"But war, in a good cause, is not the greatest evil which a nation can suffer. War is an ugly thing, but not the ugliest of things: the decayed and degraded state of moral and patriotic feeling which thinks nothing worth a war, is worse. When a people are used as mere human instruments for firing cannon or thrusting bayonets, in the service and for the selfish purposes of a master, such war degrades a people. A war to protect other human beings against tyrannical injustice – a war to give victory to their own ideas of right and good, and which is their own war, carried on for an honest purpose by their free choice – is often the means of their regeneration. A man who has nothing which he is willing to fight for, nothing which he cares more about than he does about his personal safety, is a miserable creature who has no chance of being free, unless made and kept so by the exertions of better men than himself. As long as justice and injustice have not terminated their ever-renewing fight for ascendancy in the affairs of mankind, human beings must be willing, when need is, to do battle for the one against the other."

Wednesday, May 14, 2008

Finally, back home!

Well, after one last sandstorm, multiple delays, countless bus rides, and one very long trans-planet flight, I'm finally back home in San Diego! Our squadron spent the better part of three days in transit, from the time our first flight left Al Asad to when our buses finally rolled into Miramar; and here I was worried the transition back to the real world would happen too fast . . .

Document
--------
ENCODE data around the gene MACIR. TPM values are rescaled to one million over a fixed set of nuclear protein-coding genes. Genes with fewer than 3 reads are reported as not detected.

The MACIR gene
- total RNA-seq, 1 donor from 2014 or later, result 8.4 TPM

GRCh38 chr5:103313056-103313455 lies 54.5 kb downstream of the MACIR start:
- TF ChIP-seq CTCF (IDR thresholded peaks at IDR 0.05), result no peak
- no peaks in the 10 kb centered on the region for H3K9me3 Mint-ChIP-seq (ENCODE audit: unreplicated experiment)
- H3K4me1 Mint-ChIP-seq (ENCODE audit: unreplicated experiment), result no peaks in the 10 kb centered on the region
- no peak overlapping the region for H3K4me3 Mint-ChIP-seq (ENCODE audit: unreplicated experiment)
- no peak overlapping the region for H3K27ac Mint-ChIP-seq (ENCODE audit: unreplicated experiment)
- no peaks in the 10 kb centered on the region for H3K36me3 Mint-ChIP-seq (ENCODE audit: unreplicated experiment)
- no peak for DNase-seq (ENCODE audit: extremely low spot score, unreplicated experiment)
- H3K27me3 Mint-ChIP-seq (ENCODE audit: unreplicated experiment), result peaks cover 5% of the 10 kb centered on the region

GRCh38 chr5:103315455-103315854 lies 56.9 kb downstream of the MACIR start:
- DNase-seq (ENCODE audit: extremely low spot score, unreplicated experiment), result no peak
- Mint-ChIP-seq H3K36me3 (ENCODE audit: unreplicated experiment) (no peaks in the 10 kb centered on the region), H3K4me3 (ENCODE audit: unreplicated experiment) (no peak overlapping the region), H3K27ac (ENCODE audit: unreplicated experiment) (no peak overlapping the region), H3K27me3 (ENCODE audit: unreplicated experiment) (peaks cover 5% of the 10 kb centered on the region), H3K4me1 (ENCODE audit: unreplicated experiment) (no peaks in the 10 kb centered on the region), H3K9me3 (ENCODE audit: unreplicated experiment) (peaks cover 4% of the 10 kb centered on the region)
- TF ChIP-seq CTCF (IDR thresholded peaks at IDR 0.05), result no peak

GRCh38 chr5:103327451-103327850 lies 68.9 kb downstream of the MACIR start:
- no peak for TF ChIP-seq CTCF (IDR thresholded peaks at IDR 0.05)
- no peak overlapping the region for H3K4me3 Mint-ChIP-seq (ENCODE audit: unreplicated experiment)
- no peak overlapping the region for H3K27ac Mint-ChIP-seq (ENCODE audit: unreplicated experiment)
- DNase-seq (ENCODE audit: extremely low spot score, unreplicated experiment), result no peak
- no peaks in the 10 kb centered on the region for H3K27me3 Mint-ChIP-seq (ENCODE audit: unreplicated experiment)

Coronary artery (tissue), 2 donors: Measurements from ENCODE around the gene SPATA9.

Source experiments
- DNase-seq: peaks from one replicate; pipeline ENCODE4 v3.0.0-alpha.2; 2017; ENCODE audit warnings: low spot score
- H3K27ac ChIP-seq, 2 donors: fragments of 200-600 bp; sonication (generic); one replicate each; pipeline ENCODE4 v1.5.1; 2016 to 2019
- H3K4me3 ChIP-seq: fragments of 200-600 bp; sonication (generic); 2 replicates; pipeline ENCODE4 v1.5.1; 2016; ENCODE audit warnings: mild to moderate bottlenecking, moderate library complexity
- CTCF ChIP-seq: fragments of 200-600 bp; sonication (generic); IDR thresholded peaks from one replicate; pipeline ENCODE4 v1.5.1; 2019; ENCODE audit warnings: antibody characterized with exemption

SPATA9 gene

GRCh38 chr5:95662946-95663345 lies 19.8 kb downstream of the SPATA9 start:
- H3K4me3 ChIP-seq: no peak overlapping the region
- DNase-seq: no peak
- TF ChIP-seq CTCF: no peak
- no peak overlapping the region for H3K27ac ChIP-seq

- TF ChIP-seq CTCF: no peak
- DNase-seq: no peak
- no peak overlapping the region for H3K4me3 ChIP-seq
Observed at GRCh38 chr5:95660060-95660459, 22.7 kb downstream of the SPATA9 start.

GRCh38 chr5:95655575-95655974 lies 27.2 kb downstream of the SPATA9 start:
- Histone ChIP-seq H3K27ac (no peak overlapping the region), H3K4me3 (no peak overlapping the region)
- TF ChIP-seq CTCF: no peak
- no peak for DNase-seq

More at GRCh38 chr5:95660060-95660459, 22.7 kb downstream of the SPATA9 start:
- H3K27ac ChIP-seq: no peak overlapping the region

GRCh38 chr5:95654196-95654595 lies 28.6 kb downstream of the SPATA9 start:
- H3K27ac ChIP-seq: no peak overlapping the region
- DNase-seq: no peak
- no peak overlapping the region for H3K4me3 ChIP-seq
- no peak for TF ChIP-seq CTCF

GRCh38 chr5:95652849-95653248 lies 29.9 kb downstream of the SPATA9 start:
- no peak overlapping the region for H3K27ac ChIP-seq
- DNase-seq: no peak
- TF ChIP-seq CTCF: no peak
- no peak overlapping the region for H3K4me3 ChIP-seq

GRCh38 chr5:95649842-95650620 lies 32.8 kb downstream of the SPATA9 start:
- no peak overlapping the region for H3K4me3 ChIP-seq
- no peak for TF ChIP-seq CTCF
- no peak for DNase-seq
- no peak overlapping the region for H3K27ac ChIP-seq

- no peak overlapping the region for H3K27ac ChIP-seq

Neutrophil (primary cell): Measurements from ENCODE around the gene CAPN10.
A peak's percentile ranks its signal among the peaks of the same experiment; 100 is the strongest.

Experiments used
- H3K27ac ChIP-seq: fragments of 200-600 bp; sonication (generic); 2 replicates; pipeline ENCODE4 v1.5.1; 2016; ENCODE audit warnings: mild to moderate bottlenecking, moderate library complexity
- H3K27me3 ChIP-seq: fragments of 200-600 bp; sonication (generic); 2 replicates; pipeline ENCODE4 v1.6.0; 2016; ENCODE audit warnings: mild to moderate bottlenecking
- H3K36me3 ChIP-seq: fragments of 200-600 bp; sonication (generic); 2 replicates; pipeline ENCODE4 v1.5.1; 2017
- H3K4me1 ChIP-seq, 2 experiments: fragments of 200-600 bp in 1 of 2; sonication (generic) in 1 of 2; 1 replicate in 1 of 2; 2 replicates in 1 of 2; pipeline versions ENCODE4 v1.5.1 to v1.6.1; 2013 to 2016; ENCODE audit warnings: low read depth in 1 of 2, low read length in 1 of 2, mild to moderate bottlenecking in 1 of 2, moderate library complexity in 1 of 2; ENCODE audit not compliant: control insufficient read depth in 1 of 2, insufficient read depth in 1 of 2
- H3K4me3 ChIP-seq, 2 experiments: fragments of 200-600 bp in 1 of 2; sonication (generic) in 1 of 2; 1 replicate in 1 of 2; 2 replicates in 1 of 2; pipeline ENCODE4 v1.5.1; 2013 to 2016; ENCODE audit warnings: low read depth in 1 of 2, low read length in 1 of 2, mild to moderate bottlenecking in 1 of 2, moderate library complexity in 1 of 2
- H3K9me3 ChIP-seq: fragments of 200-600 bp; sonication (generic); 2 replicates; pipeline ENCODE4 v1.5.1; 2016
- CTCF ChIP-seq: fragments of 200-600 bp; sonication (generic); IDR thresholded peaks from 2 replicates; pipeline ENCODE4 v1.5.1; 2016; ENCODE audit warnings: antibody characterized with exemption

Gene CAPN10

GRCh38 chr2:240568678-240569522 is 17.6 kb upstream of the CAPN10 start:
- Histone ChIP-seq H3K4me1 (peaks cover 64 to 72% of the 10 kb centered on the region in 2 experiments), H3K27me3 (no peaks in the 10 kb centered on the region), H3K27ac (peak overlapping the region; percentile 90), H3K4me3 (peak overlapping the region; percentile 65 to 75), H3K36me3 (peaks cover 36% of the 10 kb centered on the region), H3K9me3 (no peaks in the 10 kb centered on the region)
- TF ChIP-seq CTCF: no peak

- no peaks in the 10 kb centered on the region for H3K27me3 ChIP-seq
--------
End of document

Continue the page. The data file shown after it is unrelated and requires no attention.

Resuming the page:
"Friction", a concept associated with any military operation, was out in full force from the get-go of our return trip. When the big day came, we finally made the move from the tents we'd been staying in for several days up to the flight line where we would board our first flight back to Kuwait. But, once we checked into the ADACG (Airfield Departure/Arrival Control Group; this is where we picked up all our passengers and cargo for our missions over the last six months, and now it was our turn to be hauled somewhere) we learned that our flight out would be delayed four hours. And no sooner had we started digesting that most welcome piece of news, the horizon got hazy, and one last sandstorm came rolling through, dusting out the one set of cammies most of us had and would be wearing for the next three days. We were off to a great start.